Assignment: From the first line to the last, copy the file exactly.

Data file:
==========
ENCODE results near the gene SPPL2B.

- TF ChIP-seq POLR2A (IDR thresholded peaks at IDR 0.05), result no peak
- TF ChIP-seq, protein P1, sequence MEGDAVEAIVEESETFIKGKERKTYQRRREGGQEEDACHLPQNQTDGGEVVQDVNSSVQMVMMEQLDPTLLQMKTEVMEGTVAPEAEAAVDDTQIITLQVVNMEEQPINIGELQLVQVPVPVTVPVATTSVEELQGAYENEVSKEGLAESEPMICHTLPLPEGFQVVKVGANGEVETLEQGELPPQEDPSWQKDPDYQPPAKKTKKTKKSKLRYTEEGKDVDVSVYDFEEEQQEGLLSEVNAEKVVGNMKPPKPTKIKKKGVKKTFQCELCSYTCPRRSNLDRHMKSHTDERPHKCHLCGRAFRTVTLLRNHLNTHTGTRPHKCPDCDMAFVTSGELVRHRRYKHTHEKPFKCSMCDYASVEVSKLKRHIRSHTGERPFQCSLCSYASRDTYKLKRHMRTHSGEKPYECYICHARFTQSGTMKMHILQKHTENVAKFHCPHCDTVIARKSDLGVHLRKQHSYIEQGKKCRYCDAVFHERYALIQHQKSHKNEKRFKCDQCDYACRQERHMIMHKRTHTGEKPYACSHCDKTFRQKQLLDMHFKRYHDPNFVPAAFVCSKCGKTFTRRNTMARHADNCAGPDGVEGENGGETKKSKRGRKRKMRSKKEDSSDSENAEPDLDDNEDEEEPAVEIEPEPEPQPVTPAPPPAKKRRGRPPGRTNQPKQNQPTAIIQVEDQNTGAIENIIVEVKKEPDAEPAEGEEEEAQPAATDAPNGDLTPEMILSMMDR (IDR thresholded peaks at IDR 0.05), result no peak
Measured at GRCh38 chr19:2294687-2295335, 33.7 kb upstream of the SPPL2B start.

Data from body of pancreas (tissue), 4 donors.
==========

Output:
ENCODE results near the gene SPPL2B.

- TF ChIP-seq POLR2A (IDR thresholded peaks at IDR 0.05), result no peak
- TF ChIP-seq, protein P1, sequence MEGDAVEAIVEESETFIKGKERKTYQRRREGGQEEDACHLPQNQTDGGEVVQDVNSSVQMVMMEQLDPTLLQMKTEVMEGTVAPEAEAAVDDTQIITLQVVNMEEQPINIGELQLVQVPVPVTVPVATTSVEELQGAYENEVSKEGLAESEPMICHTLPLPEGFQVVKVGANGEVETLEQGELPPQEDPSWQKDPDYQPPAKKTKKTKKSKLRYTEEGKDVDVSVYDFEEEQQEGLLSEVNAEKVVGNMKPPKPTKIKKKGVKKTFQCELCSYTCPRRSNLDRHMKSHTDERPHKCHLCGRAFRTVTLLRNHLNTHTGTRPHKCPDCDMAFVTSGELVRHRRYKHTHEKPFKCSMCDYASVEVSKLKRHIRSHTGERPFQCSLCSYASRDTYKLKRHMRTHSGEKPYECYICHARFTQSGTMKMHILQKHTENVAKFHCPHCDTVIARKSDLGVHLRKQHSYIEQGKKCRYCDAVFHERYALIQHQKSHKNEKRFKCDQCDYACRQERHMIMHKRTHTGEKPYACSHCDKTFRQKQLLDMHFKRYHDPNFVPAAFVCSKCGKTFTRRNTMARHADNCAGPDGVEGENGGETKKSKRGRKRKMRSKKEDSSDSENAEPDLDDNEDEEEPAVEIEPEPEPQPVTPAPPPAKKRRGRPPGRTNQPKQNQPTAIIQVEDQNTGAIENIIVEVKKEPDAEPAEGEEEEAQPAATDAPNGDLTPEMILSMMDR (IDR thresholded peaks at IDR 0.05), result no peak
Measured at GRCh38 chr19:2294687-2295335, 33.7 kb upstream of the SPPL2B start.

Data from body of pancreas (tissue), 4 donors.